Student Performance on RAILS Rubrics
In order to meet the needs of individual institutions, each rubric used during the first year of RAILS was slightly different in scope (see figures 1–3 below for examples). Each RAILS rubric was based on the information literacy VALUE rubric; however, individual institutions decided to “break out” different criteria and describe them in more specific terms. Figure 1 demonstrates how one VALUE criterion (“Use Information Effectively to Accomplish a Specific Purpose”) can be divided into three parts using the key verbs from the VALUE rubric: communicate, organize, and synthesize.

Figure 1. Student Performance on Rails Rubric “Use information effectively to accomplish a specific purpose”

Criterion
3
2
1
Organizes Content
 
Are the sources in the right places?
Consistently organizes cited information in a manner that supports the purposes and format of the product/performance.
 
Students rated as 3: 35%
Inconsistently organizes cited information in a manner that supports the purposes and format of the product/performance.
 
Students rated as 2: 45%
Does not organize cited information in a manner that supports the purposes and format of the product/performance.
 
Students rated as 1: 20%
Synthesizes New and Prior Information
 
Do the sources help to support new claims or make points?
Consistently connects new and prior information to create a product/performance.
 
Students rated as 3: 27%
Inconsistently connects new and prior information to create a product/
performance.
 
Students rated as 2: 48%
Does not connect new and prior knowledge to create a product/performance.
 
Students rated as 1: 25%
Communicates Information
 
Do they have sources?
Consistently communicates information from sources via products/performances.
 
Students rated as 3: 37%
Inconsistently communicates information from sources via products/performances.
 
Students rated as 2: 50%
Does not communicate information from sources via products/
performances.
 
Students rated as 1: 13%

The first year of applying RAILS rubrics also revealed varying levels of student skills. For some institutions, student performance on the rubrics was “as expected.” Other institutions found more surprising results; in some cases, the surprise was how many students fell into unsatisfactory performance levels in specific skill areas. For example, one institution found that students in the RAILS sample did not achieve expected levels of ethical and legal information use (see figure 2). At this institution, almost 80 percent of students either did not follow style guide conventions when citing information sources (13 percent) or committed frequent errors (65 percent). These results provided the concrete evidence needed to significantly revise instruction to address skill weaknesses. At other institutions, interesting patterns of satisfactory performance emerged. For instance, one institution found that students were far more likely to evaluate an information source at an “accomplished” level based on currency (68 percent) or authorship (46 percent) than the source’s reliability (23 percent), accuracy (21 percent), or point of view (27 percent) (see figure 3). After receiving these results, faculty and librarians developed a shared understanding of information evaluation criteria, adjusted assignment requirements, and improved in-class instruction.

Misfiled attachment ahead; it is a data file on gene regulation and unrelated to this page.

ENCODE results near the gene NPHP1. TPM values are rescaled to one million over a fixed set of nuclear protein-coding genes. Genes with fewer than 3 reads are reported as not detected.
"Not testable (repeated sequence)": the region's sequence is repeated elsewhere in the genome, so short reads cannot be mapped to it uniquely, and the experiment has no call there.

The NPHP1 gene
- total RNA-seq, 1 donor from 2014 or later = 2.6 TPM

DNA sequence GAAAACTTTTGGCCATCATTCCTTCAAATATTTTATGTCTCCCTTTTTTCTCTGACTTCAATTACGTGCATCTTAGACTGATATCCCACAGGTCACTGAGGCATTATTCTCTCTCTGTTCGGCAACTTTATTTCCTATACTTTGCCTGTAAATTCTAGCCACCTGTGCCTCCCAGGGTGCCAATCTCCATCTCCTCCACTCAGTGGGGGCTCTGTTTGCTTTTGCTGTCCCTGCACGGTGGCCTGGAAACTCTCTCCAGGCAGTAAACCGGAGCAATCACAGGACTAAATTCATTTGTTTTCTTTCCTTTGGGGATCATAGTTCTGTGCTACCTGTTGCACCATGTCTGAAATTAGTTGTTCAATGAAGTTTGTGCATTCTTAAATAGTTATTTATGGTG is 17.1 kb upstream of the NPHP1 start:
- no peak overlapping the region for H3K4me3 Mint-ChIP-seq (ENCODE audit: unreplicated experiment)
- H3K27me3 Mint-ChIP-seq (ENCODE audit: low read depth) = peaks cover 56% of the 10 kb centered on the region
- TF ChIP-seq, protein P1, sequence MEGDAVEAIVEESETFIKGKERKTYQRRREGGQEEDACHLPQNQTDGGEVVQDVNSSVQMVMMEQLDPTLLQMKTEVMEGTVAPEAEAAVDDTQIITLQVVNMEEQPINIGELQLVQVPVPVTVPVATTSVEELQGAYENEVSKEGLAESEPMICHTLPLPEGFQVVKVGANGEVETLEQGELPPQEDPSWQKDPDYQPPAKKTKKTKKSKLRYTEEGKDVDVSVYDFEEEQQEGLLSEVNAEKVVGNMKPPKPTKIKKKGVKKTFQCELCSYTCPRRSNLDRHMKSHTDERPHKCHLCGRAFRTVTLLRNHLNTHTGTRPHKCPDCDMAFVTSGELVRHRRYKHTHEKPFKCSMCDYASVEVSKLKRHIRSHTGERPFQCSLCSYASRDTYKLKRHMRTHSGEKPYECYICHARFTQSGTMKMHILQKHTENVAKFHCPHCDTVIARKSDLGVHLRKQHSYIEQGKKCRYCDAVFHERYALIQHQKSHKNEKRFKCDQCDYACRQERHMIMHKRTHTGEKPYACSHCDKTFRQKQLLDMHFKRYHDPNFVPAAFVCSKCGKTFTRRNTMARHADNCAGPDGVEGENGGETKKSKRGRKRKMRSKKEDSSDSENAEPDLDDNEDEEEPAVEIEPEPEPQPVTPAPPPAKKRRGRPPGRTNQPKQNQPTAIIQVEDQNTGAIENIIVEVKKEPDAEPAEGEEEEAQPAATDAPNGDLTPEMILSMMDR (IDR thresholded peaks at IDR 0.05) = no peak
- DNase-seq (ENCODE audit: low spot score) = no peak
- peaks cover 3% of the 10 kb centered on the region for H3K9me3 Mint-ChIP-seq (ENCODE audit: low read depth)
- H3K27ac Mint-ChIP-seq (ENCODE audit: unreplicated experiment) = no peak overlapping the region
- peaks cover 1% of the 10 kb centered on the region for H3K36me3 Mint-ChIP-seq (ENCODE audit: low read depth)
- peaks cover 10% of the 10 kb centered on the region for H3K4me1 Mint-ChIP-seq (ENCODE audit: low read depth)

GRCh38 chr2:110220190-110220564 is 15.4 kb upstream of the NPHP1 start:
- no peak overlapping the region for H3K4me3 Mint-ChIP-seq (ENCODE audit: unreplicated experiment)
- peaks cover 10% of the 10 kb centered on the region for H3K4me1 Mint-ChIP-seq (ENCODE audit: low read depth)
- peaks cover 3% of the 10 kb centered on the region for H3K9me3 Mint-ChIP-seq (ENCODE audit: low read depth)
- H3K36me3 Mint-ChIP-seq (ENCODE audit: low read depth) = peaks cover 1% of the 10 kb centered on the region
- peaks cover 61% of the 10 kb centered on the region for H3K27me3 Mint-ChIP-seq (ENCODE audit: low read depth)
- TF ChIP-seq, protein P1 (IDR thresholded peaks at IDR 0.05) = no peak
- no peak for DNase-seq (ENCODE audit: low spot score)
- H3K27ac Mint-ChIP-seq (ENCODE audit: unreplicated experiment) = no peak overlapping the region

Figure 2. Student Performance on Rails Rubric “Use information ethically and legally”

Criterion
Advanced
Applies Outcome Successfully; Many Strengths Are Present
Developing
Shows Skill in this Outcome; Improvement Needed
Beginning
Evidence of the Outcome May Be Minimally or Not at All Present; Need for Improvement Outweighs Apparent Strengths
Style conventions
Follows style guide conventions with few errors.